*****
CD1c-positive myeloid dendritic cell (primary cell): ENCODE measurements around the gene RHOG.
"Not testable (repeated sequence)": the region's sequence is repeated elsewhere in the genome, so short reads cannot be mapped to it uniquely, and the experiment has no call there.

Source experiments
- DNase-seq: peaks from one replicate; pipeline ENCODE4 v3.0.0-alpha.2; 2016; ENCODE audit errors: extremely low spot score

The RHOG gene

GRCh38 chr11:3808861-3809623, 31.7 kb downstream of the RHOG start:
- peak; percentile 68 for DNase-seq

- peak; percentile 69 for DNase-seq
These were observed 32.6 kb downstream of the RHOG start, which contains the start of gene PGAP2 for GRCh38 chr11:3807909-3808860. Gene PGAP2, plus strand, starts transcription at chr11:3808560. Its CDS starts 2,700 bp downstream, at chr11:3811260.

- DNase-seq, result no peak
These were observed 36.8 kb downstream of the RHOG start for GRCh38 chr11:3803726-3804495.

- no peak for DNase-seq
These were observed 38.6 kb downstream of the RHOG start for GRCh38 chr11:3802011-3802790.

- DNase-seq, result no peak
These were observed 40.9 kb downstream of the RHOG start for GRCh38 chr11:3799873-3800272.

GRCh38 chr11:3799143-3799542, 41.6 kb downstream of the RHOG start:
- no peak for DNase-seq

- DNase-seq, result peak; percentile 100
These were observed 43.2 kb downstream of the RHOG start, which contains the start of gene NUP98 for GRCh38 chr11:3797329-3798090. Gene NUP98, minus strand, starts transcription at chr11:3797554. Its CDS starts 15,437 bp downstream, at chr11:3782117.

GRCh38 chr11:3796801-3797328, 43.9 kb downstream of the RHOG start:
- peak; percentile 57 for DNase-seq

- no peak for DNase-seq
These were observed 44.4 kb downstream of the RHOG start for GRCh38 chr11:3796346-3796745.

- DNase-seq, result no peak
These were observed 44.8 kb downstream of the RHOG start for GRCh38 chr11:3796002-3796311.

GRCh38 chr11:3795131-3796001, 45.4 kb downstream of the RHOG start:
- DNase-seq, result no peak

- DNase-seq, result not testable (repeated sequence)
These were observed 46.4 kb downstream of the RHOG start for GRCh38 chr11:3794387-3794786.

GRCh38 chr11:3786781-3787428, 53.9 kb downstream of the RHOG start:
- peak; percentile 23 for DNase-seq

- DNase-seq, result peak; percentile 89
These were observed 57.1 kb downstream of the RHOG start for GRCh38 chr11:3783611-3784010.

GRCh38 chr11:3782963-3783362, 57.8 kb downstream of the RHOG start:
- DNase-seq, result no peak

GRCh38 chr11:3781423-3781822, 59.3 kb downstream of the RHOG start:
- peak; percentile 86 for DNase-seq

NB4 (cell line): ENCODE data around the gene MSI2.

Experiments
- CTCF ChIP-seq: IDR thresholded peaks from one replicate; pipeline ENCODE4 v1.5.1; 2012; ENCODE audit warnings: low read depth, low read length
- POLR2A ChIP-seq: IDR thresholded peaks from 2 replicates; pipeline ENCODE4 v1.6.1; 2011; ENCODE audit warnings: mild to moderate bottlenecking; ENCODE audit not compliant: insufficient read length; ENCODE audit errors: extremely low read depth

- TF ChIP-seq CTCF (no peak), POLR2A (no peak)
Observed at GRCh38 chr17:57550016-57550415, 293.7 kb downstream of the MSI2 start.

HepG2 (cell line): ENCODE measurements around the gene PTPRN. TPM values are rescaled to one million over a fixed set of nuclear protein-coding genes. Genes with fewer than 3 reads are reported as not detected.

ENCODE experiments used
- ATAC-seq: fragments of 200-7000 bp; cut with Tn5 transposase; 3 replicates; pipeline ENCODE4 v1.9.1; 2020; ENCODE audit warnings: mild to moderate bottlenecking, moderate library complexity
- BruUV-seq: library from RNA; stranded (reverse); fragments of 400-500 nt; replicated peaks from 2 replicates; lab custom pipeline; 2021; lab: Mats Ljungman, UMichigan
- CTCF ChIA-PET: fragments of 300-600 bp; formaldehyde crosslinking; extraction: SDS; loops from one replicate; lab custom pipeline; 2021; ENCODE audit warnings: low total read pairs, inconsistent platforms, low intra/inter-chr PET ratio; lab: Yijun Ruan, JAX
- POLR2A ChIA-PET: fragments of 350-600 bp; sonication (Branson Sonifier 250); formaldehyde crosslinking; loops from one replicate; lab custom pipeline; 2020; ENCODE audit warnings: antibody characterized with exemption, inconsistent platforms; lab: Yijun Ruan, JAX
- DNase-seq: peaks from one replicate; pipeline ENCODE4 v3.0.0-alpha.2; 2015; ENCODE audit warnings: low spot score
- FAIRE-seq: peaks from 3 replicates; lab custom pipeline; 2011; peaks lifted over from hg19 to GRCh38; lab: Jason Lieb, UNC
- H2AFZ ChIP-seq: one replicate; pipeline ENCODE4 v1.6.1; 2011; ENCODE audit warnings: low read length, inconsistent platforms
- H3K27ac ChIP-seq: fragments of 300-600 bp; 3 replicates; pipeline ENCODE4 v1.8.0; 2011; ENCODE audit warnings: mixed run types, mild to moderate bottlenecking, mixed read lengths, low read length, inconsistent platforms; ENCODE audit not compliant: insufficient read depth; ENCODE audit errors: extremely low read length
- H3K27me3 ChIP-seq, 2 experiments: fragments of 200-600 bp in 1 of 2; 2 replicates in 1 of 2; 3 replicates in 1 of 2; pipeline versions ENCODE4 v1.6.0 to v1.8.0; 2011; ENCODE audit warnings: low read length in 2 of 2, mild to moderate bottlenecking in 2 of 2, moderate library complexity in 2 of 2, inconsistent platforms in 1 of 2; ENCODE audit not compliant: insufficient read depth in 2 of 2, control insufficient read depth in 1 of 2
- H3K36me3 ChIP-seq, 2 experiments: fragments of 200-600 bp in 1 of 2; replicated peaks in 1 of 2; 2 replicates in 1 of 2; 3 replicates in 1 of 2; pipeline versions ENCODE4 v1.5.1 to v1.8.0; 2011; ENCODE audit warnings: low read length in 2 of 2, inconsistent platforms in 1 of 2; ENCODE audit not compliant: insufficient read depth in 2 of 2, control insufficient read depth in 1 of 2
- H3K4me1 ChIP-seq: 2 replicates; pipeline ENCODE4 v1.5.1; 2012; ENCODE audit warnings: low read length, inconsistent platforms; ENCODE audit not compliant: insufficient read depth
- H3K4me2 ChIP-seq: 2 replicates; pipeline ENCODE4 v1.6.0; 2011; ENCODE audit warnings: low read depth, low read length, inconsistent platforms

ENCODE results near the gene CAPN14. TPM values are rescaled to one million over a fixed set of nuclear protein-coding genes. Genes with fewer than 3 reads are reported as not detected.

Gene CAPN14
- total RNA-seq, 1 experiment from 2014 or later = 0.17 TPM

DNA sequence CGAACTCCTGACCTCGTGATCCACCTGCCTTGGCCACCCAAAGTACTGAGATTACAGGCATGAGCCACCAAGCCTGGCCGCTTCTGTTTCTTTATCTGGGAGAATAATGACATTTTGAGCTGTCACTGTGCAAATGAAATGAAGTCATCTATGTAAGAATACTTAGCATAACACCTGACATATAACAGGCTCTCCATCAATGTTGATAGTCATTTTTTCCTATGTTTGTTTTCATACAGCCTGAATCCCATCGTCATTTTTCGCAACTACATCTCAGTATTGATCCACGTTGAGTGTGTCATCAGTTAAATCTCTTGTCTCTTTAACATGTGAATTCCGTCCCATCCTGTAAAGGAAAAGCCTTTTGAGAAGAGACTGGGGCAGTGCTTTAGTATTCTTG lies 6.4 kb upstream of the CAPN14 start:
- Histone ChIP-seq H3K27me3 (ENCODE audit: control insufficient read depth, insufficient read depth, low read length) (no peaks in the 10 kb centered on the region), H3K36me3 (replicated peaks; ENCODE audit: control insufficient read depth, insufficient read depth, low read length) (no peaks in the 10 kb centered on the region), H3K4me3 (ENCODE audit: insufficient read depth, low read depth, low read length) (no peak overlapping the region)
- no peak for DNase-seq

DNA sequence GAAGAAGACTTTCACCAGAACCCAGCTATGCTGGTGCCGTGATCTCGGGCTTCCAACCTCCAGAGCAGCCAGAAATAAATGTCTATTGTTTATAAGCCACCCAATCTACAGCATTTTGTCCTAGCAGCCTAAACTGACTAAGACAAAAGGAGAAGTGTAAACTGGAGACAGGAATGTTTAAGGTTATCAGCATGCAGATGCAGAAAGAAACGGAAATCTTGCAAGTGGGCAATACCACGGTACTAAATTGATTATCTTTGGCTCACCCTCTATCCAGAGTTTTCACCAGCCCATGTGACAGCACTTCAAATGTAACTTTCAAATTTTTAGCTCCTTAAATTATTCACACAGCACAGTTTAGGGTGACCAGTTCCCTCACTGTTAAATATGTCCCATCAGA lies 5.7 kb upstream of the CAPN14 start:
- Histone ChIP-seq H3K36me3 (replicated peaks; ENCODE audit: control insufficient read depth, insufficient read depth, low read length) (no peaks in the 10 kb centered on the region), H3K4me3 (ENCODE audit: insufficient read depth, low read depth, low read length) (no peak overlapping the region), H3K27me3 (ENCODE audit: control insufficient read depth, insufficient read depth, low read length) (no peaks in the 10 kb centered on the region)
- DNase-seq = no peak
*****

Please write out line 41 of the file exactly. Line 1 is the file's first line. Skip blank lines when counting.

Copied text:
- POLR2A ChIP-seq: IDR thresholded peaks from 2 replicates; pipeline ENCODE4 v1.6.1; 2011; ENCODE audit warnings: mild to moderate bottlenecking; ENCODE audit not compliant: insufficient read length; ENCODE audit errors: extremely low read depth